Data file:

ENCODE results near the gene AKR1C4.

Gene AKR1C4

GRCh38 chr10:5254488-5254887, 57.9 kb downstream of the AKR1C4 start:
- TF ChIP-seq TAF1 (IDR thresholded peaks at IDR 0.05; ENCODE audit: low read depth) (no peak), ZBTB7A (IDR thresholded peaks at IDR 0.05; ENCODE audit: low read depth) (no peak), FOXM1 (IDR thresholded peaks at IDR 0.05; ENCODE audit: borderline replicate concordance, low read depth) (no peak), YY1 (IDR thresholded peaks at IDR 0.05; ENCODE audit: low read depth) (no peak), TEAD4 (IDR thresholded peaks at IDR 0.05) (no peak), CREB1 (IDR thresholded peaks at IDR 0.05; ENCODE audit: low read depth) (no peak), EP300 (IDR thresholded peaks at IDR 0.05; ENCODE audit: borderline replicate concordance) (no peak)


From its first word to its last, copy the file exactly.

ENCODE results near the gene AKR1C4.

Gene AKR1C4

GRCh38 chr10:5254488-5254887, 57.9 kb downstream of the AKR1C4 start:
- TF ChIP-seq TAF1 (IDR thresholded peaks at IDR 0.05; ENCODE audit: low read depth) (no peak), ZBTB7A (IDR thresholded peaks at IDR 0.05; ENCODE audit: low read depth) (no peak), FOXM1 (IDR thresholded peaks at IDR 0.05; ENCODE audit: borderline replicate concordance, low read depth) (no peak), YY1 (IDR thresholded peaks at IDR 0.05; ENCODE audit: low read depth) (no peak), TEAD4 (IDR thresholded peaks at IDR 0.05) (no peak), CREB1 (IDR thresholded peaks at IDR 0.05; ENCODE audit: low read depth) (no peak), EP300 (IDR thresholded peaks at IDR 0.05; ENCODE audit: borderline replicate concordance) (no peak)